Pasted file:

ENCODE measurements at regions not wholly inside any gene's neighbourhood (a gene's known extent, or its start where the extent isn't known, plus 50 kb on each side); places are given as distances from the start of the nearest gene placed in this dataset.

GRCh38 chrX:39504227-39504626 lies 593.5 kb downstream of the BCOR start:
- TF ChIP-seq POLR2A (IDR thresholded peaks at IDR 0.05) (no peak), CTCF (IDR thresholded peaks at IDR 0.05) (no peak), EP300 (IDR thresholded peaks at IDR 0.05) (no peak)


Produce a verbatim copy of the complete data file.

ENCODE measurements at regions not wholly inside any gene's neighbourhood (a gene's known extent, or its start where the extent isn't known, plus 50 kb on each side); places are given as distances from the start of the nearest gene placed in this dataset.

GRCh38 chrX:39504227-39504626 lies 593.5 kb downstream of the BCOR start:
- TF ChIP-seq POLR2A (IDR thresholded peaks at IDR 0.05) (no peak), CTCF (IDR thresholded peaks at IDR 0.05) (no peak), EP300 (IDR thresholded peaks at IDR 0.05) (no peak)